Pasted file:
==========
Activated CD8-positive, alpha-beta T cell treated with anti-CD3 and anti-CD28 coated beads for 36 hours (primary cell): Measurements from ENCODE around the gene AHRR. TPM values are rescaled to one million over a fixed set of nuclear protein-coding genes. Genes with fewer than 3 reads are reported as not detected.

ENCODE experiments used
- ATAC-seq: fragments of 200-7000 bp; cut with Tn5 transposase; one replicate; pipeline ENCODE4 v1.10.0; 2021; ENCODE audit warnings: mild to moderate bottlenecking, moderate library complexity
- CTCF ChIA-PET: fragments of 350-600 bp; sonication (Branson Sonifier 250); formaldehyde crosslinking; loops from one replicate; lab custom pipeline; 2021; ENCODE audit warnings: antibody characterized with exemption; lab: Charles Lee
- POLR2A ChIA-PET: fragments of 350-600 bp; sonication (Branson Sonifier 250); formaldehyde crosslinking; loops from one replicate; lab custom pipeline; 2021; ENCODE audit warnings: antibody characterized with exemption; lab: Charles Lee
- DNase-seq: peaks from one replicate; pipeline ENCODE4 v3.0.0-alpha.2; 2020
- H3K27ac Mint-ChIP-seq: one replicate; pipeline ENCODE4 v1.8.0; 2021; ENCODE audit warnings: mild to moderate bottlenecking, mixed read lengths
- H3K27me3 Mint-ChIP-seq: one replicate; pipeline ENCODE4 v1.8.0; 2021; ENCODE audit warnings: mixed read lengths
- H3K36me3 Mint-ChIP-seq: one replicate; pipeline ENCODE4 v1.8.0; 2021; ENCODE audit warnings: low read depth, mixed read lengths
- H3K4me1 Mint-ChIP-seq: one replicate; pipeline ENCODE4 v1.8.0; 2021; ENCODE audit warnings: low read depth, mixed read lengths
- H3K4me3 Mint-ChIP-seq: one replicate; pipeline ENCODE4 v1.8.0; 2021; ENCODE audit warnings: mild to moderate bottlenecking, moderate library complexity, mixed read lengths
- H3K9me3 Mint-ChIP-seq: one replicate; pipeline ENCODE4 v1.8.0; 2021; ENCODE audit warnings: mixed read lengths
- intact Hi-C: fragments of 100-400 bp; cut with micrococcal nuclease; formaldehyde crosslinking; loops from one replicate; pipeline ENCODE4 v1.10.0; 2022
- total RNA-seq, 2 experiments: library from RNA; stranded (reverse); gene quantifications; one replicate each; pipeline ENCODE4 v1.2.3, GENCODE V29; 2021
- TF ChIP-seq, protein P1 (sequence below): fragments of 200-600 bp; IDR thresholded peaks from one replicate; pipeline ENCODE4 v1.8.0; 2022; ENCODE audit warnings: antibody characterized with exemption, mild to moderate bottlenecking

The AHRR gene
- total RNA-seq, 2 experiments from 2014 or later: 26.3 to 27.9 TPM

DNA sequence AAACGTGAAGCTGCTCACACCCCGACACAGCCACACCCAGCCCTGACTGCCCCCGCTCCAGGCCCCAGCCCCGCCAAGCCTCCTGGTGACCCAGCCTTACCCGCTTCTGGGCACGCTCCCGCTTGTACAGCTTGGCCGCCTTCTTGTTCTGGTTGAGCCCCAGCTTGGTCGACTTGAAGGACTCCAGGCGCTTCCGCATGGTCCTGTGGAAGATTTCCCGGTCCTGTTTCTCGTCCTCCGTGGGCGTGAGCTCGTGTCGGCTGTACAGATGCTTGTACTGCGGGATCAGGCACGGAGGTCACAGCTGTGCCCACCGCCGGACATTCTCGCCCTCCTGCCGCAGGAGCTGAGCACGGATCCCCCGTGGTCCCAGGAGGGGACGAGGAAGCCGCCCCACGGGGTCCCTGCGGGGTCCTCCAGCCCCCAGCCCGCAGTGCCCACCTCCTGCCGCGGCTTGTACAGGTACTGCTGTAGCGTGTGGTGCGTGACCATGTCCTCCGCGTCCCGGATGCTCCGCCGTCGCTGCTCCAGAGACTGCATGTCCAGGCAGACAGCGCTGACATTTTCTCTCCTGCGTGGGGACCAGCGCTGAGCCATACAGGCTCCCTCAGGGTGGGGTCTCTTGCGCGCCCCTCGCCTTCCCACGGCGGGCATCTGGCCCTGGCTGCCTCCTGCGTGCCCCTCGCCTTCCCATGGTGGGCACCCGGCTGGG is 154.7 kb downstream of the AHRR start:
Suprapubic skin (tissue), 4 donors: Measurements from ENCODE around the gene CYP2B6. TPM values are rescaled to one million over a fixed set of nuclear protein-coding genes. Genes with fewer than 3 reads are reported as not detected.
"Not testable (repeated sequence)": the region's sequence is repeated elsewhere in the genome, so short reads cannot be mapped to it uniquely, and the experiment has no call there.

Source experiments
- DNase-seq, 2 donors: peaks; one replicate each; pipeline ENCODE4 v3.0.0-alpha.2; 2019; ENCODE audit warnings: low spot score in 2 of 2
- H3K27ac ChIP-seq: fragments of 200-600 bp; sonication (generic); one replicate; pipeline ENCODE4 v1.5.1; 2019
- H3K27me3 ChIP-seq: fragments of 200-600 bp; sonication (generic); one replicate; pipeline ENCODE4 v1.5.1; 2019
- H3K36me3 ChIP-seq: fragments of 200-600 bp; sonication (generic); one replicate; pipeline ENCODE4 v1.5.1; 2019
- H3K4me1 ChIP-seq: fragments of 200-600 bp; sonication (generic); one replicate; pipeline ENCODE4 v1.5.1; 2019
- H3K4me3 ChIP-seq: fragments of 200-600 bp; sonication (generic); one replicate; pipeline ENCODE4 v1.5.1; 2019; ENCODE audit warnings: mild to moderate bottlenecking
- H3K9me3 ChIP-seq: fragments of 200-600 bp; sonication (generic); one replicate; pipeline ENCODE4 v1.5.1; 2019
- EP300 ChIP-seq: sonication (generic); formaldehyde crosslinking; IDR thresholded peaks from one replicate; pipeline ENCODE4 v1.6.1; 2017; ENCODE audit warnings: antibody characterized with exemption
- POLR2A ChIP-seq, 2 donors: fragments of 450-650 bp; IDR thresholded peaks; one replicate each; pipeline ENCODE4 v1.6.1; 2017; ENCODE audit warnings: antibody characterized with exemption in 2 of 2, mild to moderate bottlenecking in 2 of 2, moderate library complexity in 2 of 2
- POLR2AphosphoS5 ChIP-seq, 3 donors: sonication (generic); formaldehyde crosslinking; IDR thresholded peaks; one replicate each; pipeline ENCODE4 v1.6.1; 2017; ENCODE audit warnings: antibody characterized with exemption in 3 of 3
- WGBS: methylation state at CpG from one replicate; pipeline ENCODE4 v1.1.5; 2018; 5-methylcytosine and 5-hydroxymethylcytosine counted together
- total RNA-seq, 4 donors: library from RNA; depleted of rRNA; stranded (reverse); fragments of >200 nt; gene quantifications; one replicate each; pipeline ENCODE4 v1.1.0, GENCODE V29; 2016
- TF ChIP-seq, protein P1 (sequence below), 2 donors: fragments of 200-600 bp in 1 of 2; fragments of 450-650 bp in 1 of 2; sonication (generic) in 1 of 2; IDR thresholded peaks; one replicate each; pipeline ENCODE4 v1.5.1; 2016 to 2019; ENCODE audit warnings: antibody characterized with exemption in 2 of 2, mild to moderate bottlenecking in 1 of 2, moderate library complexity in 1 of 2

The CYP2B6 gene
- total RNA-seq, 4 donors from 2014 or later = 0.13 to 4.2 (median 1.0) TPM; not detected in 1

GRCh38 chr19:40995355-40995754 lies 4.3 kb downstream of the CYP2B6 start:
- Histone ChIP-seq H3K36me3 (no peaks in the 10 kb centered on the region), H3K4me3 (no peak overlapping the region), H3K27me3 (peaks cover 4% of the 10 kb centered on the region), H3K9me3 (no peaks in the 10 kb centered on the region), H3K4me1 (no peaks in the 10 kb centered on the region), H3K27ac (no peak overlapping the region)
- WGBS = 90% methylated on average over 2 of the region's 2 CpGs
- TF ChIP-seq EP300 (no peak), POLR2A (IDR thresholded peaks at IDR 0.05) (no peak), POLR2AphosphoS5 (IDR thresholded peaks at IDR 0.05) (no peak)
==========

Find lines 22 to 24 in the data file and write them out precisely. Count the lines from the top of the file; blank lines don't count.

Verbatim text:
- DNase-seq, 2 donors: peaks; one replicate each; pipeline ENCODE4 v3.0.0-alpha.2; 2019; ENCODE audit warnings: low spot score in 2 of 2
- H3K27ac ChIP-seq: fragments of 200-600 bp; sonication (generic); one replicate; pipeline ENCODE4 v1.5.1; 2019
- H3K27me3 ChIP-seq: fragments of 200-600 bp; sonication (generic); one replicate; pipeline ENCODE4 v1.5.1; 2019